Despite my best efforts, sales were off and I was perilously close to being fired.
Sometime in the early 1980s, my new job began with such promise. I moved from Richmond to Virginia Beach, Virginia for what seemed to be the opportunity of a lifetime. I was in charge of a thriving metropolitan automobile dealership. At first, everything seemed fine. But it wasn’t long before old problems reappeared and sales began to drop. Yet, I was working harder than ever. What was wrong?
My boss would have been justified in finding someone else to run the dealership but instead chose to have a meeting with me. Our talk became one of those turning points that changed my philosophy of leadership and helped me understand the importance of becoming a tough encourager.
At one point, he said: “I notice you are usually on the sales floor talking to customers.”
“Yes, sir,” I answered, thinking he would be pleased. “I try to meet everyone personally.”
He paused for a moment and then said: “Why do I pay the salaries of twelve sales people when you are doing all of the work? Unless something changes, I will either have to fire all of them or I’m going to have to fire you!”
What could I say? The boss discovered my critical weakness. By insisting on doing most of the selling I was limiting our sales efforts to my capabilities and my energy. One individual no matter how talented can only do so much. However, one person leading a team can accomplish miracles! A critical point that is true in business, family relationships, sports, churches, and especially our walk with God.
The writer of Hebrews sums up the whole purpose of being in God’s church: “Without wavering, let us hold tightly to the hope we say we have, for God can be trusted to keep his promise. Think of ways to encourage one another to outbursts of love and good deeds. And let us not neglect our meeting together, as some people do, but encourage and warn each other, especially now that the day of his coming back again is drawing near.” (Hebrews 10:23–25)
In other words, our calling from God as leaders is to hold tightly to our faith and encourage others to outbursts of love and good deeds! But how do we do that?
Encouragement is more than merely giving a compliment. To encourage means: “to inspire with courage, hope, or resolution.” What I received from my boss was definitely not a compliment but what he said inspired me with courage, hope, and resolution. I call it tough encouragement. I left his office that day determined to be a team builder and a tough encourager. A valuable lesson I would never forget.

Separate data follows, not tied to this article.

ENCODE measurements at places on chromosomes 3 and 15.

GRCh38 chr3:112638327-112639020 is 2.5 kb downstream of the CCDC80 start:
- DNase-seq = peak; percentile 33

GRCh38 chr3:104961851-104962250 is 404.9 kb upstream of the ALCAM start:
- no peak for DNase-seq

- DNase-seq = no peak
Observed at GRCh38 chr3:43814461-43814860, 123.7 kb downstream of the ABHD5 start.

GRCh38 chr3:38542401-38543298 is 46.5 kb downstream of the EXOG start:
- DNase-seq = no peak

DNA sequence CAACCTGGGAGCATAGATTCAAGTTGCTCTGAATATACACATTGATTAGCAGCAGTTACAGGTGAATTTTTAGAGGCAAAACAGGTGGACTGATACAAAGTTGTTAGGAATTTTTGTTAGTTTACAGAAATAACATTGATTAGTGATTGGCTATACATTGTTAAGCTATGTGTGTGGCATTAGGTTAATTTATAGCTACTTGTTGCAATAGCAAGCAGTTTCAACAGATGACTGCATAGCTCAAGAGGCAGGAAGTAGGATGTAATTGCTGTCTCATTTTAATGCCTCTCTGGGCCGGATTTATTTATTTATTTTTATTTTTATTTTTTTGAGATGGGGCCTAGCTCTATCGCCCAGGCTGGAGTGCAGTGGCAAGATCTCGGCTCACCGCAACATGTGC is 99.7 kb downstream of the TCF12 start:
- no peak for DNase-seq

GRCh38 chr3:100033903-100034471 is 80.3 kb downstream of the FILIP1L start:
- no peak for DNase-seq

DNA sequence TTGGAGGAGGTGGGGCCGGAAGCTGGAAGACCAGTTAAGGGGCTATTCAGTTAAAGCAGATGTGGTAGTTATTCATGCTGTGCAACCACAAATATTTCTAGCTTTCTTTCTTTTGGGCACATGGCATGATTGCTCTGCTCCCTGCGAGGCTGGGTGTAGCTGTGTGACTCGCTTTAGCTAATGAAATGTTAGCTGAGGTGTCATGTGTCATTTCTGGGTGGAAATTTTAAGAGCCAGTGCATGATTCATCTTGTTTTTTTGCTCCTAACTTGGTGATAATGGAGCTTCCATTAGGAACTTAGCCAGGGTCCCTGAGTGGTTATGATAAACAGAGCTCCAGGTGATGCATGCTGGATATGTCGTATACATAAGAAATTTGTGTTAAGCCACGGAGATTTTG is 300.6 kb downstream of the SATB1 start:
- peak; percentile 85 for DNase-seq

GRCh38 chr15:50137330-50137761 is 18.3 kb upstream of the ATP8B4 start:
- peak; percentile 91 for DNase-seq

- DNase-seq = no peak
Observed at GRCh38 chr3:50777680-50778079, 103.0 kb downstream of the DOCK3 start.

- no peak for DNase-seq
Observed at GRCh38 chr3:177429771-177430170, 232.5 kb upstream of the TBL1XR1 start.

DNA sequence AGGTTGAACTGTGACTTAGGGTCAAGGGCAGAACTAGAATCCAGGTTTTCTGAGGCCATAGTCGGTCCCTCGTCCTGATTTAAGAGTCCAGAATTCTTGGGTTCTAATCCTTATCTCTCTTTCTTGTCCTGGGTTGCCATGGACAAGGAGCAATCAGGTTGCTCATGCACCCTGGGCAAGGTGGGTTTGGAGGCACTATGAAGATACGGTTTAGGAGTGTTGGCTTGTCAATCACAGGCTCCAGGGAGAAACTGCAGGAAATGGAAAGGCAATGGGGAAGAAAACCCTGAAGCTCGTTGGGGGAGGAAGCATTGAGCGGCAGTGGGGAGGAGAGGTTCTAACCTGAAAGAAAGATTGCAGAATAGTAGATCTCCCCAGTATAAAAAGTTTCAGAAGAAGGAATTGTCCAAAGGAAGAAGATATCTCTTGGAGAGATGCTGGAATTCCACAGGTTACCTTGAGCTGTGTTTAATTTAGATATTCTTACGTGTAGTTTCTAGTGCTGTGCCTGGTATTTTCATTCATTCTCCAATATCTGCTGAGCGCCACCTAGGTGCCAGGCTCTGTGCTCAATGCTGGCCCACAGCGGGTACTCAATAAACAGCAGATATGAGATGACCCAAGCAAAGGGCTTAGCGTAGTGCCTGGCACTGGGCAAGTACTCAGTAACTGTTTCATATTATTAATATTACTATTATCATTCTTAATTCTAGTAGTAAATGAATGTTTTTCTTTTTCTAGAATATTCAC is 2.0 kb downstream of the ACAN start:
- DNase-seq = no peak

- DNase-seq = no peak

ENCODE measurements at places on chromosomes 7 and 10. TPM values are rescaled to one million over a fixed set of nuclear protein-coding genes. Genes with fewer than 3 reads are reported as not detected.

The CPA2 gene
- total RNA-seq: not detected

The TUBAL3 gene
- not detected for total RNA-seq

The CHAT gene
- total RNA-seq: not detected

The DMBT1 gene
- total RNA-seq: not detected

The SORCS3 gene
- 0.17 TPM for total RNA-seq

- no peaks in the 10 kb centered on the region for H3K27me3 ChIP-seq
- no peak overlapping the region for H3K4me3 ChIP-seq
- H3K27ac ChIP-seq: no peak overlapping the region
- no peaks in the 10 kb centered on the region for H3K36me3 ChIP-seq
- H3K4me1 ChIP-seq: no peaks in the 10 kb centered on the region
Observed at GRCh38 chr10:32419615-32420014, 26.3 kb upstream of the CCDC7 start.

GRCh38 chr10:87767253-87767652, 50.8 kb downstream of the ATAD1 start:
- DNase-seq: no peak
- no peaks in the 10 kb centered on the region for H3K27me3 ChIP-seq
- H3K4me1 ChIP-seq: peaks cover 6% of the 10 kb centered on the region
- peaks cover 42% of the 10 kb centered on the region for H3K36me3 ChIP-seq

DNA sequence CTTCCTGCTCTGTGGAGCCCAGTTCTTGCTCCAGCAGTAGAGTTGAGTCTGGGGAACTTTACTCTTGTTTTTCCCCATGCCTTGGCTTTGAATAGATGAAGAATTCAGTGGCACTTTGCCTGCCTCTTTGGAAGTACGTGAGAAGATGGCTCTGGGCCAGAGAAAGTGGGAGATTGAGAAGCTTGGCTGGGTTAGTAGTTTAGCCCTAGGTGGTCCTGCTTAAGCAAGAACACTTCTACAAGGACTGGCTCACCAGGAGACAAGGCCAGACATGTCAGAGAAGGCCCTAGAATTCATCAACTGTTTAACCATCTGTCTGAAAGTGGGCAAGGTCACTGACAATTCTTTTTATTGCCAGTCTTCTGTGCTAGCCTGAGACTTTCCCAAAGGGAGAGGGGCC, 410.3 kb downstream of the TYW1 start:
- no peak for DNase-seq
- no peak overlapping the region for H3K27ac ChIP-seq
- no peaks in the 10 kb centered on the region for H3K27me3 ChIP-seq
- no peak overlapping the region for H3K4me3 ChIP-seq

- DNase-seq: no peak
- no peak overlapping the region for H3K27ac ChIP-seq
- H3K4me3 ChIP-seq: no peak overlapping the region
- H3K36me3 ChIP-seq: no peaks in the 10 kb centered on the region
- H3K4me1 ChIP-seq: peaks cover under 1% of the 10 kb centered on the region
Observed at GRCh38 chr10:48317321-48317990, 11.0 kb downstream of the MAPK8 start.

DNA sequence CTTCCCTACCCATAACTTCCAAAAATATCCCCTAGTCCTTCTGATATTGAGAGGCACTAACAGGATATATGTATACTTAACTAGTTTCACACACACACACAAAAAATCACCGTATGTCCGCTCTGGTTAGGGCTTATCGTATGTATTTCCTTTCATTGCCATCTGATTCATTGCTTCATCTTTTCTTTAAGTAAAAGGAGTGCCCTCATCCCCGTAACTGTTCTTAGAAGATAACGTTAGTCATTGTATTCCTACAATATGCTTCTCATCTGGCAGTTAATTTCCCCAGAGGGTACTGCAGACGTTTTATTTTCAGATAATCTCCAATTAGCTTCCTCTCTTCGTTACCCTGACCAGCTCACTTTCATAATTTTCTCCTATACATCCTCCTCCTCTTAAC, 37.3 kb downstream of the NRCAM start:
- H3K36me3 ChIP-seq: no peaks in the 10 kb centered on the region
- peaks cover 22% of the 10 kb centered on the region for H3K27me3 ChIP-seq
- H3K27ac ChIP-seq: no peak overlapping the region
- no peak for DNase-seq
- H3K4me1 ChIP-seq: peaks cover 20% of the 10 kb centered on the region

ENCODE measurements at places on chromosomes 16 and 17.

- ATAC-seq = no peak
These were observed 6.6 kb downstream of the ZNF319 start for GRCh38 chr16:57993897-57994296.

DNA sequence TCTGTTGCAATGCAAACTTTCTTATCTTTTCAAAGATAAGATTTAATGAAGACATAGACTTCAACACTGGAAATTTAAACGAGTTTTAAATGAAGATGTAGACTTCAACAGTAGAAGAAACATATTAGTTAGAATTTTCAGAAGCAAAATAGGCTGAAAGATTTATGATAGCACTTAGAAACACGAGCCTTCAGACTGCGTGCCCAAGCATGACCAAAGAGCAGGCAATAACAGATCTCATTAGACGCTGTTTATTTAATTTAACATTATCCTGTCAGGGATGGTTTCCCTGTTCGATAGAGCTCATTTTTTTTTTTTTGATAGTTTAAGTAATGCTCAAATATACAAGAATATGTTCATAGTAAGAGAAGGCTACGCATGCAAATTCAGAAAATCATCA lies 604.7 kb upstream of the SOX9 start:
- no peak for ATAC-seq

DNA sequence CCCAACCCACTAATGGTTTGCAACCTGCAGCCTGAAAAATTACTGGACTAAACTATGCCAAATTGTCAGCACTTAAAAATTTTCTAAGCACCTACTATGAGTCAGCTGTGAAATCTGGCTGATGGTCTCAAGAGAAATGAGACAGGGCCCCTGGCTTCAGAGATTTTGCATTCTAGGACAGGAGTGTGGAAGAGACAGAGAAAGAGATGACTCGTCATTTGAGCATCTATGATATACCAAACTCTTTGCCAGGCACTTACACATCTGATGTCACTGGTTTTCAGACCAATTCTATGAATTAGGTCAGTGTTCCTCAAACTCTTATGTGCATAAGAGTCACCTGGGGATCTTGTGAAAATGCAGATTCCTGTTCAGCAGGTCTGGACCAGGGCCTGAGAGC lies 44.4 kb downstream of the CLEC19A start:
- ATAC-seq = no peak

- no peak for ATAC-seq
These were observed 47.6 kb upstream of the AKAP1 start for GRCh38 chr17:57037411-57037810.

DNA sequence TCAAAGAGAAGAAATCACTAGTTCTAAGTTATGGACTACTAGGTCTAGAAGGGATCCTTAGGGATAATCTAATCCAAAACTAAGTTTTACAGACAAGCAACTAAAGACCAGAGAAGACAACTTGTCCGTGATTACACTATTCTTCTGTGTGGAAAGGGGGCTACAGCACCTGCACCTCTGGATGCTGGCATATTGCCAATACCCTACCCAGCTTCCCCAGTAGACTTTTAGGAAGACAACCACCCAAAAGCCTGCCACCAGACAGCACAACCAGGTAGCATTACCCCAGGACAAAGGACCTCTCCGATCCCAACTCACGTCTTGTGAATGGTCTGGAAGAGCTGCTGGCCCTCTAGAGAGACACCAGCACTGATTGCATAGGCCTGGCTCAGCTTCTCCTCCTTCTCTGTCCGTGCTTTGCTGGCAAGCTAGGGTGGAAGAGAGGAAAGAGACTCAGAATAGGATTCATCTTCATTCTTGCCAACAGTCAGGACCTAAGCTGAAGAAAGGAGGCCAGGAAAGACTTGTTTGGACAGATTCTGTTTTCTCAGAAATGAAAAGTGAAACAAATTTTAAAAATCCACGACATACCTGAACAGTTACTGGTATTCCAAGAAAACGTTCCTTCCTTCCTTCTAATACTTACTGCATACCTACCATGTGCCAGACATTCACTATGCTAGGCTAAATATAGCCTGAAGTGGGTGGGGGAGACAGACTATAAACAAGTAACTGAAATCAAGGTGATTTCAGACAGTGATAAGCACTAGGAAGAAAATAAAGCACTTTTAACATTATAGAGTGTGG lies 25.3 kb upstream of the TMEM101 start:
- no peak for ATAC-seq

As a manager, I learned to spend more time encouraging sales people to treat people honestly and fairly. I still enjoyed meeting the customers, but selling became a team effort utilizing the best of all our gifts and talents for the good of the business. Being an encourager also helped me stay employed.
Today, as a religious leader, it is still critical for me to foster teamwork and offer tough encouragement. Most businesses and other organizations have plenty of hard workers, but they especially need more people who are willing to encourage others to outbursts of love and good deeds. Only then will we appreciate the value of teamwork bolstered by the power of God’s Holy Spirit.
This is important: We are all called to be tough encouragers.
I still enjoy working with others, but my ministry has become a team effort utilizing the best of many gifts and talents for God. Paul said it clearly: “If your gift is to encourage others, do it!” (Romans 12:8)
By the way, being a tough encourager still helps me stay employed.
About Larry Davies
Larry Davies is currently the Lynchburg, Virginia District Superintendent for 89 United Methodist Churches. He has been the pastor of small, medium, and large churches. For many years, Larry managed and trained sales people in the automobile business. He is also the author of Live the Light: Five Weeks to a Light that Shines and three other books. Larry is the founder of Sowing Seeds of Faith, a worldwide prayer ministry and writing ministry, www.SowingSeedsofFaith.com. His columns and blog posts appear in several newspapers, magazines, and websites. Larry is a graduate of Virginia Tech and received his Master of Divinity at Duke University. Mell, Larry’s wife, recently retired from Concord Elementary School. Larry’s oldest son Stephen is married to Brandy, and they have a one-year-old bundle of energy, Jackson. Larry’s daughter Lisa is engaged to be married to Bobby. He and Mell also have a lively but older Springer Spaniel named Daisy.